SAOA Positions

Why did the SAOA recommend that optometric practices remain closed for the duration of the lockdown?

The position of the SAOA Board for practices to remain closed, in principle, needs to be considered within the context of a declared national disaster and state of emergency. The world is at war with an invisible, silent, treacherous, highly contagious micro-organism. Thousands of unsuspecting global citizens are being infected and losing their lives. The virus does not discriminate, and no-one is exempt, including health professionals and workers using the very best safety methods.

The SAOA did, however, recommend that practitioners should continue to consult urgent and emergent cases.

The appeal from Government to stay at home is for a reason. The safety of our members is our primary concern – above everything else.

What has the SAOA done to support its members in these trying times?

Other than given guidance to our members to stay at home during this lock down period and only attend to urgent and emergent cases, the SAOA has:

  1. Instituted a Member Hotline to advise and assist members on a personalised/individualised basis

  2. Provided members with a compendium of guidelines which addresses labour related matters, financial relief options, landlord relations, amongst others
  3. Provided templates and forms to assist members in a number of situations which may arise.
  4. Approached financial institutions, insurance companies, suppliers and others with an appeal to provide latitude and leniency in response to applications from members who may find themselves in financial distress due COVID 19 and the lock down.
  5. Approached medical schemes, networks and administrators requesting a review of current policies and benefits in respect of COVID 19.
  6. Continued to engage at the highest levels to keep members updated.

What will the SAOA do should the lock down be extended?

The SAOA will stay on top of developments, locally and internationally, to the best of our ability and will continue to advise and guide accordingly. Our close ties to organisations such as the World Council of Optometry (WCO) and others have been of great value.

It is to be noted, nevertheless, that we are also very aware of the principles of telehealth being embraced by a number of professions as well as the stance adopted by the HPCSA, having participated in a number of forums in this regard.

We are in the process of investigating the concept of tele-optometry for South Africa and will publish our position in due course.

General Legislation

Is it possible to retrench Employees during the lockdown period?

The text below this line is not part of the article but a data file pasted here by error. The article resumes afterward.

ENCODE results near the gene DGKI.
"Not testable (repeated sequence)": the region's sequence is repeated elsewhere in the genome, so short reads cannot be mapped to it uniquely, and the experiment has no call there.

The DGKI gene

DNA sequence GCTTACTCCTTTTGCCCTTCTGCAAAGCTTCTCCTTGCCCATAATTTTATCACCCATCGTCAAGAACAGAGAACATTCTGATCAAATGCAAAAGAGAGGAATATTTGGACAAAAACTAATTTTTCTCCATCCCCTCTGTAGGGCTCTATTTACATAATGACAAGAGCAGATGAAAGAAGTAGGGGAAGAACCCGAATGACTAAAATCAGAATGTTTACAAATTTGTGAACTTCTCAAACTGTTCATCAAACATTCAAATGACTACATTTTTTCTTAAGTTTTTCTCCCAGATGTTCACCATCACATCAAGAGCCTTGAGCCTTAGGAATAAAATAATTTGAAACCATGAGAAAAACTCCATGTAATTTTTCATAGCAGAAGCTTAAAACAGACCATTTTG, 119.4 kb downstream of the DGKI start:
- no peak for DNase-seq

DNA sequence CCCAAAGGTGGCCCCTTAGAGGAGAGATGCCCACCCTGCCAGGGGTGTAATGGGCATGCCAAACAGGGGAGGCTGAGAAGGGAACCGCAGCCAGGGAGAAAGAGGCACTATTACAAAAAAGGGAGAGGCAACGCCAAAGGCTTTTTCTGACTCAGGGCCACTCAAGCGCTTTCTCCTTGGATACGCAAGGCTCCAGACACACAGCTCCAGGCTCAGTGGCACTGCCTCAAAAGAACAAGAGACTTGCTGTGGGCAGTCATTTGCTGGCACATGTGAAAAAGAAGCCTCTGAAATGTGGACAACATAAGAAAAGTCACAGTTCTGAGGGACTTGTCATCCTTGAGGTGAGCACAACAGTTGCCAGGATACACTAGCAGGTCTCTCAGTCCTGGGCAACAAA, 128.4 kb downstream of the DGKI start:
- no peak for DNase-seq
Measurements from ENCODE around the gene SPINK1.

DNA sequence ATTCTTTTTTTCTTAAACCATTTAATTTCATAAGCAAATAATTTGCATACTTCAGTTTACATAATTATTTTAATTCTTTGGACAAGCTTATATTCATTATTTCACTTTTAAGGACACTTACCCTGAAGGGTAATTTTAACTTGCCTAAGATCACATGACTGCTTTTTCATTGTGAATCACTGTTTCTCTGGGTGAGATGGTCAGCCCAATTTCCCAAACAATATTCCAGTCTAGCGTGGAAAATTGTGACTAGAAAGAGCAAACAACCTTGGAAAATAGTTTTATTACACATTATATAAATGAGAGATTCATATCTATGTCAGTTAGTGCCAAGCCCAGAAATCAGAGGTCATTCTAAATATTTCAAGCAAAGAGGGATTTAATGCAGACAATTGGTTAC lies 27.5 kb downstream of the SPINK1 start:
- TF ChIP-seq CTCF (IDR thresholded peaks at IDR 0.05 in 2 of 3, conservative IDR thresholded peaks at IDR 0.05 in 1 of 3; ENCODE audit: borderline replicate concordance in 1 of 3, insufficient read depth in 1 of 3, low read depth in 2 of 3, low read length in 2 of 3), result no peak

There are some hindrances at the moment when it comes to retrenchment because of the consultation processes that is needed for retrenchment. Where the Employee has access to phone or to Internet communication, the Employer might be able to do consultations in that manner. Where the Employees do not have access to phone or internet services due for instance lack of Airtime it might be more difficult to consult with the Employees regarding possible retrenchment. The Employer could find ways like providing airtime to the employee to start the consultation process.

Can an Employer change permanent Employees to temporary Employees at this point in time?

If you want to terminate the employment of the Employee and replace a permanent contract with a temporary contract you would need the consent of the Employee. Consultations with the Employee is needed to explain the situation to the Employee for the Employee to consent to the change of the Employment contract. It is mostly likely that the Employee will not agree to this as the Employee will be giving up the security of a Permanent Employee to become a Temporary Employee with a temporary or a limited time-period of Contract.

I pay UIF on a monthly basis. Is there some form of correlation between SARS and the UIF, you know to ensure that I am on track and that I’m compliant?

Yes, SARS has been Appointed as a Collection Agent for the UIF and for the Skills Development Levy, so the systems interlink.

What advice would you give when Employers talk to unions?

Just continue with the normal Consultation, engagement with the Unions, and keep Unions closer than normal. Communicate more with the Unions and we’ve Partnered more during this time and all within the realms of the normal Labour Law. Do not take any shortcuts and be more innovative in terms of how you engage and how you communicate.

Can the Employer pay a portion of the Salary and TERS will pay the rest as per a sliding-scale?

Yes, according to the amended Regulations and Directives that’s been issued has basically made it clear that the Employer can do that. You can do that or the net-effect of it will be that you have a UIF Benefit and the Employer can top-up or whatever the case is. I mean they’ve even said, I think it was the 16th of April that people that has been required to go on Leave or has gone on Annual Leave, the Employer can Claim for TERS and then can set it off and credit back that Leave to the Employers, that was the 16th of April.

If I’m not Registered with UIF, what is the best way for me to rectify the situation? Will I be panelised completely, or will I be allowed to apply for compensation?

If you’re not Registered as an Employer for UIF you must Register as soon as possible. There might be some form of penalty in terms of calculating backwards when the Employee started with you, but as you know we’re talking about 1% contribution by the Employer and 1% by the Employee. Even if you have to pay 2% of the Employee’s salary over a time period, it will not be a big amount of money. This does mean that the Employers has unfortunately missed the deadline to be able to claim for the TERS Benefit, because the Employee has not been registered at the time when the TERS Benefit requires you to have been Registered to qualify to claim.